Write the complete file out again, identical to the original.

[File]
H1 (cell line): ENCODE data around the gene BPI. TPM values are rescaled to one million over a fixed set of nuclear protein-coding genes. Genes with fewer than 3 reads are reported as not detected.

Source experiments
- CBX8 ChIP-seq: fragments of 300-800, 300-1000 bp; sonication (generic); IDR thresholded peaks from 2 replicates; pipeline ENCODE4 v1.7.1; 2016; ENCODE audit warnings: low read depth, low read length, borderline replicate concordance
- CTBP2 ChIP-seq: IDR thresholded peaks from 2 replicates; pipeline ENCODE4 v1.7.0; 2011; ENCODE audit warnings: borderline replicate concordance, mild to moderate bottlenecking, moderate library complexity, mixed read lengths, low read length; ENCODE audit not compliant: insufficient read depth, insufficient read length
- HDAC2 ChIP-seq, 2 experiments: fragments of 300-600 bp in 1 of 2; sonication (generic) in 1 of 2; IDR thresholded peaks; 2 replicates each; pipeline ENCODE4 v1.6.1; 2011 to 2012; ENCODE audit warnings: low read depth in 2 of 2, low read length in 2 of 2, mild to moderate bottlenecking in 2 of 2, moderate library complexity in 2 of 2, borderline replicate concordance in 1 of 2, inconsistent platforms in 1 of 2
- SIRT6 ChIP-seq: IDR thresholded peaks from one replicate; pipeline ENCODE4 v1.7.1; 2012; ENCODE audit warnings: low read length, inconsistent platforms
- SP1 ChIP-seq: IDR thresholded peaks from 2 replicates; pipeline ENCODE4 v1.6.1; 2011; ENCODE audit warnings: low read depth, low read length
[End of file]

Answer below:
H1 (cell line): ENCODE data around the gene BPI. TPM values are rescaled to one million over a fixed set of nuclear protein-coding genes. Genes with fewer than 3 reads are reported as not detected.

Source experiments
- CBX8 ChIP-seq: fragments of 300-800, 300-1000 bp; sonication (generic); IDR thresholded peaks from 2 replicates; pipeline ENCODE4 v1.7.1; 2016; ENCODE audit warnings: low read depth, low read length, borderline replicate concordance
- CTBP2 ChIP-seq: IDR thresholded peaks from 2 replicates; pipeline ENCODE4 v1.7.0; 2011; ENCODE audit warnings: borderline replicate concordance, mild to moderate bottlenecking, moderate library complexity, mixed read lengths, low read length; ENCODE audit not compliant: insufficient read depth, insufficient read length
- HDAC2 ChIP-seq, 2 experiments: fragments of 300-600 bp in 1 of 2; sonication (generic) in 1 of 2; IDR thresholded peaks; 2 replicates each; pipeline ENCODE4 v1.6.1; 2011 to 2012; ENCODE audit warnings: low read depth in 2 of 2, low read length in 2 of 2, mild to moderate bottlenecking in 2 of 2, moderate library complexity in 2 of 2, borderline replicate concordance in 1 of 2, inconsistent platforms in 1 of 2
- SIRT6 ChIP-seq: IDR thresholded peaks from one replicate; pipeline ENCODE4 v1.7.1; 2012; ENCODE audit warnings: low read length, inconsistent platforms
- SP1 ChIP-seq: IDR thresholded peaks from 2 replicates; pipeline ENCODE4 v1.6.1; 2011; ENCODE audit warnings: low read depth, low read length